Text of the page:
Opening Reception for Glen Eden Einbinder’s Glen Eden Collection on February 20!

Thursday, February 20 at 6:30 pm at the City Reliquary Museum

The City Reliquary and Glen Eden Einbinder invite you to an opening reception for our latest Community Collections exhibit of Glen Eden items! Glen’s eponymous collection (and potentially some extras) will be on view and Glen will be on hand to talk about the many and varied Glen Eden representations he has found from across the world. Light refreshments will be served. Admission is pay-what-you-wish, and all are welcome.

Chocolate Milk by Mo Pepin Opens on Friday, November 15!

Opening Reception Friday, November 15 from 6-8 pm

On view in the front window of the City Reliquary Museum through January 2020

The City Reliquary Museum proudly presents a new window exhibit, Chocolate Milk! A photo documentary series by Mo Pepin, this display follows the extraordinary perseverance of a small carton of chocolate milk on the top of a phone booth on 1st Avenue and 21st Street.

Mo first spotted the carton on March 8, 2017 on her commute and kept an eye on it in the following weeks, watching it expand in the heat and then slowly shrink. Four months later, the carton remained untouched on the phone booth, and from this point Mo kept a closer eye on this marvel, photographing it about once a month. Through snow, rain, 45-mph winds, and other vagaries of the NYC streets, the chocolate milk carton remained atop the phone booth for 405 days, through April 2018.

Chocolate Milk is a story of endurance and decay, emblematic of the persistence necessary to survive in the city on a day-to-day basis and also of the lapses in our infrastructure that feed growing inequality. It is an example of an everyday object becoming iconic, an ephemeral item gaining unexpected permanence. We are the chocolate milk carton, yet we also call for the elimination of the conditions that allow the chocolate milk cartons to exist.

Opening Reception for P.S. NYC – October 24!

Installation view of P.S. NYC

Join us on Thursday, October 24 from 6:30-8:30 pm to celebrate our new exhibition P.S. NYC: Artifacts from NYC Public Schools 1850-1970! Marty Raskin, the inspiration for this show and longtime collector of Board of Education memorabilia, will be on hand to discuss his time attending and working in NYC’s public schools and how he has come to amass this wide-ranging archive. Light refreshments will be available. You can RSVP for the reception on Facebook.

Empire Skate Opening Reception: May 19th

The City Reliquary Proudly Presents: 
Empire Skate: The Birthplace of Roller Disco
On view May 10, 2018 through October 14, 2018

Opening Reception: May 19th, 6 PM. RSVP on Facebook!

Admission: $5 general ; Free for City Reliquary Members

This new exhibit brings the world of Empire Roller Skating Center to life, exploring its role as a national icon and a focal point of the African American community in Brooklyn. Artifacts, archival materials, video, and first hand interviews come together to share the stories of the people who skated at Empire during the 70s and 80s, revealing the true origins of a world-wide cultural phenomenon.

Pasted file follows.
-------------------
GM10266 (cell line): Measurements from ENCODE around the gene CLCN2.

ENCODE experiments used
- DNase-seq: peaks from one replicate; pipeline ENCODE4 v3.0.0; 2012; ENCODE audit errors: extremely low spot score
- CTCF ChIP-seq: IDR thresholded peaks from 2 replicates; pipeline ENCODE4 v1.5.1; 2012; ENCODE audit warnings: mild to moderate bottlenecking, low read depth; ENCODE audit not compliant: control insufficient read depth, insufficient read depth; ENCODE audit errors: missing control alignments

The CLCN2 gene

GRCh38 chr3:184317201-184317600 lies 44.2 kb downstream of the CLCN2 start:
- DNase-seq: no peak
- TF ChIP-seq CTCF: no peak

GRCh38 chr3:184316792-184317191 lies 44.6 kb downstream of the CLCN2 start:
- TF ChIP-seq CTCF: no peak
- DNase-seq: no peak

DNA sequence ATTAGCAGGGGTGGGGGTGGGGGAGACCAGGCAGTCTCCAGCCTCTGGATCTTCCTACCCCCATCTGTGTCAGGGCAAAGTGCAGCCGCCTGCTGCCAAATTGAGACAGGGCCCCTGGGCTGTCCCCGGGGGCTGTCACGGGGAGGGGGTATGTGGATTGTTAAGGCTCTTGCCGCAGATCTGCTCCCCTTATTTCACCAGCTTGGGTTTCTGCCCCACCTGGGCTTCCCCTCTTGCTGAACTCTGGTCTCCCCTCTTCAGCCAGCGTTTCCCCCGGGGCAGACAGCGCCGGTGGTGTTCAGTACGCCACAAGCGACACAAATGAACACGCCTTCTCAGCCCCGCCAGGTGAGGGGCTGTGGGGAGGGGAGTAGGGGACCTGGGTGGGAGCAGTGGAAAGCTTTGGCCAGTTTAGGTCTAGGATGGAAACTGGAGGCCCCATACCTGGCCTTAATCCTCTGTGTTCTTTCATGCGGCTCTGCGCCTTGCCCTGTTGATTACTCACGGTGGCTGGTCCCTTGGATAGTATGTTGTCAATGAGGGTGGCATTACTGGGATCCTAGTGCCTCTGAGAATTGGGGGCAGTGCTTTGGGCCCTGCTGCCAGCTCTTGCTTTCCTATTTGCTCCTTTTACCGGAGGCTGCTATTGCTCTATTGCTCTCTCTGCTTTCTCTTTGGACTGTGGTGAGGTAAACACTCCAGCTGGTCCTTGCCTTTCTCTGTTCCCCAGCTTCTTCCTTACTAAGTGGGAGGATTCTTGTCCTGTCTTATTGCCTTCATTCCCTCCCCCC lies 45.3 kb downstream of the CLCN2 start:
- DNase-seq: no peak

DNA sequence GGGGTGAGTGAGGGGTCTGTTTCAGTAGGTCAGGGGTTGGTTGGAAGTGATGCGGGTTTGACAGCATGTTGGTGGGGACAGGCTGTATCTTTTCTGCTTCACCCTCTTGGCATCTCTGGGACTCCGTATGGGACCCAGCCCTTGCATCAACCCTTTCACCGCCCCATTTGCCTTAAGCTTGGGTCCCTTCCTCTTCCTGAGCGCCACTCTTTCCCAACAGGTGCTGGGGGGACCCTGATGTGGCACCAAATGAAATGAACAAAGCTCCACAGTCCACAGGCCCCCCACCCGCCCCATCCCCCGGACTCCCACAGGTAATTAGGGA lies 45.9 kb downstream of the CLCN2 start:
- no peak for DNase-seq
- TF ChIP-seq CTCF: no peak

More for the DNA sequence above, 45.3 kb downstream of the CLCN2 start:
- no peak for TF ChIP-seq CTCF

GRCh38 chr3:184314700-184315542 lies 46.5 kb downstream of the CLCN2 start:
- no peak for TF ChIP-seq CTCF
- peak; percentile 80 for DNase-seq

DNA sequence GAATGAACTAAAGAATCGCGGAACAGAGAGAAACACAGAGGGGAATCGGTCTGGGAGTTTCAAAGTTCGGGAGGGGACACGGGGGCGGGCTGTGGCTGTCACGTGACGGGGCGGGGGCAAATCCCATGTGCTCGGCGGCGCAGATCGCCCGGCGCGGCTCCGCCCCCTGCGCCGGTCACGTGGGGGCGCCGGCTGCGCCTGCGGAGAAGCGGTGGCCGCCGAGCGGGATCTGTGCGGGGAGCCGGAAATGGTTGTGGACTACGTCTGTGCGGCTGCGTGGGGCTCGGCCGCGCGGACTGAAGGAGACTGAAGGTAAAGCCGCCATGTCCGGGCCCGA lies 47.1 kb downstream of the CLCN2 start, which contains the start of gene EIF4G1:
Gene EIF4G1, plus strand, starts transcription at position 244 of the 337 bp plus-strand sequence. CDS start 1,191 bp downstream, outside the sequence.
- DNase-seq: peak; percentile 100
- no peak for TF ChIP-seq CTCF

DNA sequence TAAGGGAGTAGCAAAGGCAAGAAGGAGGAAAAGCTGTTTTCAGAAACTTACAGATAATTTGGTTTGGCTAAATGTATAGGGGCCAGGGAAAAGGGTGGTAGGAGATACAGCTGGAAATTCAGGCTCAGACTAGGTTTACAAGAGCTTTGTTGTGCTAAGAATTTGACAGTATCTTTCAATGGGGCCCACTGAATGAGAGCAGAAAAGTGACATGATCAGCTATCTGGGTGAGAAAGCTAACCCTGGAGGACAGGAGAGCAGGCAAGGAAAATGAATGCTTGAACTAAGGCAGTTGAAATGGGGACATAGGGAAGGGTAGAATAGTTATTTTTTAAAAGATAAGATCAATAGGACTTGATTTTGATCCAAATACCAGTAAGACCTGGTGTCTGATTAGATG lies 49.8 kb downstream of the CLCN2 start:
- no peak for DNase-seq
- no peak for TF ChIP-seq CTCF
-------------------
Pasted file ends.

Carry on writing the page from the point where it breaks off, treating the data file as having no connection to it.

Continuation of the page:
Beverages generously sponsored by Brooklyn Brewery.

April 7-29: NYC Trash!: Past, Present, & Future Sculpture Garden


NYC Trash! Past, Present, & Future Sculpture Garden
April 7-29, 2018
Opening Reception Saturday, April 7th, from 12-3PM
Admission: $7 general/$5 members

The City Reliquary’s sculpture exhibition — in conjunction with the museum’s current exhibit, NYC Trash!: Past, Present, & Future — presents the work of ten local trash artists whose works will be on display in the Reliquary’s backyard garden. The opening reception will be on Saturday, April 7th, at 12pm.

The spirit of NYC Trash! reinforces the notion that trash can and should be reused. The sculptures on display are site-specific and fabricated from refuse and found objects.

Through the use of trash as art, NYC Trash!: Past, Present, & Future Sculpture Garden highlights the need for continued conversation about our waste problem — especially in a metropolis like New York City — and allows visitors to look at trash as more than ephemera.

During the April 7th opening, the Wildlife Conservation Corps (WCC) will screen 2 Lost Soles, a film about the urgency of conservation, and poet Jacqueline Ottman will read from her book “If Trash Could Talk.”

Artists include Bernard Klevickas (sculptures made from salvaged bicycle parts); Niki Lederer (colorful repurposed plastic turned into hanging pieces); Barbara Lubliner (Plastic Bottle Succulent Garden); Jeffrey Allen Price (making site-specific sculptures out of the by-products of art and life); Claudia Sbrissa (artwork inspired by landscapes); Tyrome Tripoli (sculpture representative of life journey and discovery); and Debbie Ullman (an urban intervention aimed at stimulating community engagement and interaction). An official DSNY garbage truck will be parked outside the museum to allow the public to get up close and personal with New York’s trash removal devices.

March 5-31: Closet Archaeology + Opening Reception